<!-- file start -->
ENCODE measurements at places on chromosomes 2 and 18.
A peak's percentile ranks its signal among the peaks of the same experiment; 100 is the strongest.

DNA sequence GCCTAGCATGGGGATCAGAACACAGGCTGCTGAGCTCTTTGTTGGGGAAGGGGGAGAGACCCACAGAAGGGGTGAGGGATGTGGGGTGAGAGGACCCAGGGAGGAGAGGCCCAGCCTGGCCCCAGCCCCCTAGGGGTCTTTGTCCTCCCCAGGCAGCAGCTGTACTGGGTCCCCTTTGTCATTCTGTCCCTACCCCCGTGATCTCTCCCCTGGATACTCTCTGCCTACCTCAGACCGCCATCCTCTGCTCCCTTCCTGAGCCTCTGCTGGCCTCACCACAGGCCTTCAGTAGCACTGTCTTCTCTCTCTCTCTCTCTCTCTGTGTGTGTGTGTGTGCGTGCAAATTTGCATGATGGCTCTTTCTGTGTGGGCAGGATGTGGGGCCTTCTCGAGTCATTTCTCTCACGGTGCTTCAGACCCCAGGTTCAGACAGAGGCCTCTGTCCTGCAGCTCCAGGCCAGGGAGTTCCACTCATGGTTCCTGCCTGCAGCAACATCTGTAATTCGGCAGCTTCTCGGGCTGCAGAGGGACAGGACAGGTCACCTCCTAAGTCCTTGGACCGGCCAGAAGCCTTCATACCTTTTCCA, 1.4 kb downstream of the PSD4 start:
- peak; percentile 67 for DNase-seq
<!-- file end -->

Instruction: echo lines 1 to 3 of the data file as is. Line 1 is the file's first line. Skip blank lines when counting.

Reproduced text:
ENCODE measurements at places on chromosomes 2 and 18.
A peak's percentile ranks its signal among the peaks of the same experiment; 100 is the strongest.

DNA sequence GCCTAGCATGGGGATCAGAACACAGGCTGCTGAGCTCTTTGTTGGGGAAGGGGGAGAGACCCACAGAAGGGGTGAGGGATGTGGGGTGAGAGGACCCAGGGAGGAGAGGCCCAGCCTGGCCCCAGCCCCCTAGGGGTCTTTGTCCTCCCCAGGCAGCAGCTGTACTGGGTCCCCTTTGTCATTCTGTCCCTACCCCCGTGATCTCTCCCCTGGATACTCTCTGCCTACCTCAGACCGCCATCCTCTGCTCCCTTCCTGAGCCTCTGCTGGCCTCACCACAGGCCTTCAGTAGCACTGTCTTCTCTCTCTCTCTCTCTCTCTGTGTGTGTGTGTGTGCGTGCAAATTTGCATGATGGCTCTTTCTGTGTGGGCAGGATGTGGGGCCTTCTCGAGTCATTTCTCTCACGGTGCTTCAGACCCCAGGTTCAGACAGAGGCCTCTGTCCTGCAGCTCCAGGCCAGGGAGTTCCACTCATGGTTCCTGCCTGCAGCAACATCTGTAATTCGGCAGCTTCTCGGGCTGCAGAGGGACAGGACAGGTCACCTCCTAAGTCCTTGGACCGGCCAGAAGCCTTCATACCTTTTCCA, 1.4 kb downstream of the PSD4 start: